How to Evaluate a Marketing Opportunity

If you’re a brand marketer, you are more than likely inundated daily with sales pitches for various opportunities: advertising, MarTech software, creative services, sponsorships, product requests…the list goes on and on. How do you wade through all these opportunities and decide if they are right for your brand or business? Here are some general questions that we try to answer when evaluating marketing opportunities for our clients:

  1. Is there a business need? First and foremost, does your business need what this person is selling? For example, if they’re offering you CRM software, but yours is working efficiently and effectively, you may not have a need for a new one.
  2. Does the budget exist? Unlimited budgets only exist in the wildest marketers’ dreams. Requesting additional dollars would likely take something with tangible, trackable ROI in order to make a compelling case. And even then, it’s likely an uphill battle! Make sure it’s worth the waves you’re about to create.
  3. Does it support your current marketing objectives and strategies? Even the hottest new marketing tool doesn’t mean much if it doesn’t support your overall business strategy. Viral trends on TikTok are fun and all, but if your strategy is to reach men 50+, it’s probably not a good fit.
  4. Are there any intangibles to consider? So let’s say there is a business need, you have the budget and the opportunity in question supports your current marketing strategies. It may still not be a good idea for various intangible reasons that can vary on a case-by-case basis. For example, you may not want to associate your brand with the offering for political reasons, or you don’t have the increased bandwidth that it would take to support the opportunity. Use your best judgment when it comes to qualitative or intangible assessments.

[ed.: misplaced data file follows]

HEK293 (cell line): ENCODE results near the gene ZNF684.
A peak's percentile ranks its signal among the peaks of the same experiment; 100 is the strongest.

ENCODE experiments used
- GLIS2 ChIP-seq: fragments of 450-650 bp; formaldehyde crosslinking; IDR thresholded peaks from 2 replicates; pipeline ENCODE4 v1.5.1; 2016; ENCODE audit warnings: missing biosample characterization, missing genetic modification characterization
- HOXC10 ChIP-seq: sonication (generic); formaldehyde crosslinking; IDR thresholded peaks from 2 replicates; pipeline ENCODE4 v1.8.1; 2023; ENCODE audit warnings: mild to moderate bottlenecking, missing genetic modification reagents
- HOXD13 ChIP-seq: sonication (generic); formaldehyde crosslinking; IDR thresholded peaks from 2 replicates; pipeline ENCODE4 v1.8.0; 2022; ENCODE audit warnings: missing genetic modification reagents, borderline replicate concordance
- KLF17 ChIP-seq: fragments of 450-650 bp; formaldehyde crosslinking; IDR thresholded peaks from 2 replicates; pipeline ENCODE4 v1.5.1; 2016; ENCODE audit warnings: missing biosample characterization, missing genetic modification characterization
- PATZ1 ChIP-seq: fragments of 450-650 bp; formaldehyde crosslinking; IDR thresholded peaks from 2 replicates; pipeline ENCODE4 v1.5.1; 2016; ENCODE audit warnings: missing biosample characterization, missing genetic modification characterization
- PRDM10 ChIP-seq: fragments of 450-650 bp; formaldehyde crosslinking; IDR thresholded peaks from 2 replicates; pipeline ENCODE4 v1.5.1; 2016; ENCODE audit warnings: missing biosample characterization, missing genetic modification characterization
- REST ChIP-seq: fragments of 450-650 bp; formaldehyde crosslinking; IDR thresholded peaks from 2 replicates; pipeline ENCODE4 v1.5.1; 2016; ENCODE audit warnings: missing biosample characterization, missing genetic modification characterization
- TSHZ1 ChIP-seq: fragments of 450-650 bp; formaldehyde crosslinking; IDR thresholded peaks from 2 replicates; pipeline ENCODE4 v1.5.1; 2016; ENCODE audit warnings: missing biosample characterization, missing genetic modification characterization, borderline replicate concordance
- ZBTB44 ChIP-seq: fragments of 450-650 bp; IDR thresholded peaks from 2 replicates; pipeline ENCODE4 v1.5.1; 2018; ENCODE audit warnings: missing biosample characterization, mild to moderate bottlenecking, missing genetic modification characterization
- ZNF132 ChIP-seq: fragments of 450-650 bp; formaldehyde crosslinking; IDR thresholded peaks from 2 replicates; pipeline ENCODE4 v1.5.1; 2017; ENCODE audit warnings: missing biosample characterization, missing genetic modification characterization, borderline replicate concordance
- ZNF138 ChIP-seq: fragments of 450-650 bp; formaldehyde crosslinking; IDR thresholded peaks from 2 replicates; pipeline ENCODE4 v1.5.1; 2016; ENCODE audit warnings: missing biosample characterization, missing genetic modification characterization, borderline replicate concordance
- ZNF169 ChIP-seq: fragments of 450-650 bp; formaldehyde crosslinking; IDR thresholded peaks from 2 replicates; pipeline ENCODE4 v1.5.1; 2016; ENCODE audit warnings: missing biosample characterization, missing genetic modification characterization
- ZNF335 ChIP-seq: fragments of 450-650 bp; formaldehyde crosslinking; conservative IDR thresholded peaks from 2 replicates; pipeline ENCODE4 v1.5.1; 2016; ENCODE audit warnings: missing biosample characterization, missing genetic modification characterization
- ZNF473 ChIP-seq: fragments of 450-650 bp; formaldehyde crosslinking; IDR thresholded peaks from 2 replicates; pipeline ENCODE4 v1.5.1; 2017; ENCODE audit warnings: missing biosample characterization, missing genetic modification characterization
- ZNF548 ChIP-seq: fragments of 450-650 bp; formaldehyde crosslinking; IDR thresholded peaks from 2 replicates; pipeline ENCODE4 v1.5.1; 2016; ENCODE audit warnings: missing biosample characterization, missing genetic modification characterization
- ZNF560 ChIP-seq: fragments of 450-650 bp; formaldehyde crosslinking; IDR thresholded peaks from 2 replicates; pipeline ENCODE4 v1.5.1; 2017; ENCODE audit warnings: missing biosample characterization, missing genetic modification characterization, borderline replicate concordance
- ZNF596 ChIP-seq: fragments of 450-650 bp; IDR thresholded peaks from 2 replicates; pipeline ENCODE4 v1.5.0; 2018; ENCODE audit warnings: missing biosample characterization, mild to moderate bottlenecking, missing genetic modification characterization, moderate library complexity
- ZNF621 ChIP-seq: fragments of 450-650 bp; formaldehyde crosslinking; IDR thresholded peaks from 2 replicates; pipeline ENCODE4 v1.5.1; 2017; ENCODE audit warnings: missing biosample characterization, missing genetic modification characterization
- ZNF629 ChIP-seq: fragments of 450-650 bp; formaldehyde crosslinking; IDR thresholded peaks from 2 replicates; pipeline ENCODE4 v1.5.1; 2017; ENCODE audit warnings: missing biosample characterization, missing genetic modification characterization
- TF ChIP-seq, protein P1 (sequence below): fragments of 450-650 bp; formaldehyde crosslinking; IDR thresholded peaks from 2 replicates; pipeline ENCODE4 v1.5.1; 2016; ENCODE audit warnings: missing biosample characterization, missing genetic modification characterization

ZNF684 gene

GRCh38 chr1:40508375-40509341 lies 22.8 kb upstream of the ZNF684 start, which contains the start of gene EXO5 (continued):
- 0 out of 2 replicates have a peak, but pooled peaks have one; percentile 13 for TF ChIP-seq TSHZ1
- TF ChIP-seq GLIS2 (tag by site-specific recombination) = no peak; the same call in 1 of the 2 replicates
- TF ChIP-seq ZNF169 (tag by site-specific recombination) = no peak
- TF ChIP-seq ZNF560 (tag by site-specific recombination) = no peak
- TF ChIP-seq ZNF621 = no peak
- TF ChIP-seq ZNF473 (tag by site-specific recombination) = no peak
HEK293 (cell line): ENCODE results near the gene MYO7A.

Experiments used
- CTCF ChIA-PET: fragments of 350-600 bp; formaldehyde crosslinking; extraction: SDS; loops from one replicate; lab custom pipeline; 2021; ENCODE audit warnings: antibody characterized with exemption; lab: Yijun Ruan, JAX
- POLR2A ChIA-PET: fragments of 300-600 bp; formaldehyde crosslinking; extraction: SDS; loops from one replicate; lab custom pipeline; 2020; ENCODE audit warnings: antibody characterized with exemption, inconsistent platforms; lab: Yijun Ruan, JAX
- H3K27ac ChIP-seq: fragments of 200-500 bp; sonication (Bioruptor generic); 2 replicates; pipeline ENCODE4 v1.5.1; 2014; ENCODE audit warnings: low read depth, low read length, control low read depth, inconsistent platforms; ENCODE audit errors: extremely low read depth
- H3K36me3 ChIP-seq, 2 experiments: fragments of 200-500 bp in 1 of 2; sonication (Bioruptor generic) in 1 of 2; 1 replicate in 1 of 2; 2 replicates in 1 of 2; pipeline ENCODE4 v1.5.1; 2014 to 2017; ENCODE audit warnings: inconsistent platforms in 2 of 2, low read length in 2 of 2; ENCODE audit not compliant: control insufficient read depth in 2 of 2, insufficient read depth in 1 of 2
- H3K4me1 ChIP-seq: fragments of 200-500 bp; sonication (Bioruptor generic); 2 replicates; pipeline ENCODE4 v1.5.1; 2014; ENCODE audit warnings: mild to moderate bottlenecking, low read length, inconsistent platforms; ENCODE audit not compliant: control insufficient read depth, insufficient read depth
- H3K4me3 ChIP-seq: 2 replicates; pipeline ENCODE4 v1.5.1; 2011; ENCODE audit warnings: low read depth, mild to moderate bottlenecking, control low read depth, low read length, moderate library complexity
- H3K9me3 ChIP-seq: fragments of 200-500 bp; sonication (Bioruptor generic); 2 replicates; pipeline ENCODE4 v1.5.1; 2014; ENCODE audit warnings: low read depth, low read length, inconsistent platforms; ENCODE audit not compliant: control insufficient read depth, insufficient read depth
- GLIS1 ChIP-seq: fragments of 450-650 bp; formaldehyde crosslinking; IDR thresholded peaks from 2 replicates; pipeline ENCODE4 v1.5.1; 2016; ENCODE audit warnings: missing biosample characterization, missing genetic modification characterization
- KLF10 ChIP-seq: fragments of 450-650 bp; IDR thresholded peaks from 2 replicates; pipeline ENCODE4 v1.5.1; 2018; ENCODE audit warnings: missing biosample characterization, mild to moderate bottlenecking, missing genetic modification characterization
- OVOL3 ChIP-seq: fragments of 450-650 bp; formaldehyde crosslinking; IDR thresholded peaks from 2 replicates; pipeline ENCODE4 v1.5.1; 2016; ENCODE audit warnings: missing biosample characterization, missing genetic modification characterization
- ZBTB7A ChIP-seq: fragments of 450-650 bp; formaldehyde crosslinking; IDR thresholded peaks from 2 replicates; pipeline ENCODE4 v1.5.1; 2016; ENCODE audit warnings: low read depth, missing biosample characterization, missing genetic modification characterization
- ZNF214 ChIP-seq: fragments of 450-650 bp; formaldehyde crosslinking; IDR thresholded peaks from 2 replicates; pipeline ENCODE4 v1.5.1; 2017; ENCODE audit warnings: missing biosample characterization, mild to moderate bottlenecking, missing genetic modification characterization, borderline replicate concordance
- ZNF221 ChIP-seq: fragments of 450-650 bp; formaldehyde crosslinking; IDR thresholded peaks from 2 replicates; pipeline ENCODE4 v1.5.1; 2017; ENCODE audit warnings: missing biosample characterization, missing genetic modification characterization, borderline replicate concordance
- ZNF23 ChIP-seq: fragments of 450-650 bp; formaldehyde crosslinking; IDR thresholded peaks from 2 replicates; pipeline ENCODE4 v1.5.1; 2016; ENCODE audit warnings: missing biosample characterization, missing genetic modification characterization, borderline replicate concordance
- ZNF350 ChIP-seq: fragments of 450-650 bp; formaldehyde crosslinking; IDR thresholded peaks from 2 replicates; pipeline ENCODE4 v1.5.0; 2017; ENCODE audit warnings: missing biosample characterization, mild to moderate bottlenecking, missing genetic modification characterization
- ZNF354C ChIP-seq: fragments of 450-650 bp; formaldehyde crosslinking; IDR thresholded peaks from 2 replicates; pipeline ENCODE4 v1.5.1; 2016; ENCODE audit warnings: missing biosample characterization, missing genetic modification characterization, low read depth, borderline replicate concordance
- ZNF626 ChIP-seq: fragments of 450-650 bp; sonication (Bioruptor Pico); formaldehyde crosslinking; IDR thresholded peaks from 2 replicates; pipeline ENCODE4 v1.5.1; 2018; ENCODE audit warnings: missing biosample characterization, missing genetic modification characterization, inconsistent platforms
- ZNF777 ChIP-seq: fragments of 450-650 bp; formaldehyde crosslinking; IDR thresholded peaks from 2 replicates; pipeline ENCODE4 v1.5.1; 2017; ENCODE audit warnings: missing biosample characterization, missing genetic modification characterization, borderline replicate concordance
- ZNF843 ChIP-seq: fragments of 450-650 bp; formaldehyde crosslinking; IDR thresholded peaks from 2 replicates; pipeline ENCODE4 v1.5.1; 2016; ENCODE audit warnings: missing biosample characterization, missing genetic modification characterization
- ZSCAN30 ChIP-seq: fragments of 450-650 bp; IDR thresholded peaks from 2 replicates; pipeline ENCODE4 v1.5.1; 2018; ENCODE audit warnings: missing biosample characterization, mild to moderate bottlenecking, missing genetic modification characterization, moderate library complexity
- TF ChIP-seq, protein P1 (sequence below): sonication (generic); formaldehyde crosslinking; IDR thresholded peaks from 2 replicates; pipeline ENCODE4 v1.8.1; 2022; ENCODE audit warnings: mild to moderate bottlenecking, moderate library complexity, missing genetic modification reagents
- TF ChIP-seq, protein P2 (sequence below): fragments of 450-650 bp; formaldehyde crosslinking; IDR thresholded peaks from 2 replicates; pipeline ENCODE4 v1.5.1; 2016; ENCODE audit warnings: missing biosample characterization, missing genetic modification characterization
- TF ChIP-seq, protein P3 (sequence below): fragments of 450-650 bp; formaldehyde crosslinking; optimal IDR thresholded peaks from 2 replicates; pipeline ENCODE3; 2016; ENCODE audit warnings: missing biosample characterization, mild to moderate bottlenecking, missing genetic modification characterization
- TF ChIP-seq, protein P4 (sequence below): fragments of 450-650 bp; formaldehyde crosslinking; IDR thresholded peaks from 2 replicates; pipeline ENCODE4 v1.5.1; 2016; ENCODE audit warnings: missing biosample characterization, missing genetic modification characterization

It is a good idea to find data, case studies, screenshots, testimonials or other supporting information to leverage when answering the above questions. If there isn’t data available, as may be the case with a brand-new technology or platform, you have the choice to either wait until data is available or take a risk. This investigative work could also bring to light any “too-good-to-be-true” scenarios.

There are likely many more industry-specific or business-specific questions that you could add to this list; but the questions above are the building blocks for a more thorough analysis that touches the specifics of your business.

Pro tip: If you develop a scoring methodology or rubric against which to measure the above questions, it will be easy to compare opportunities against one another and keep track of them for future reference!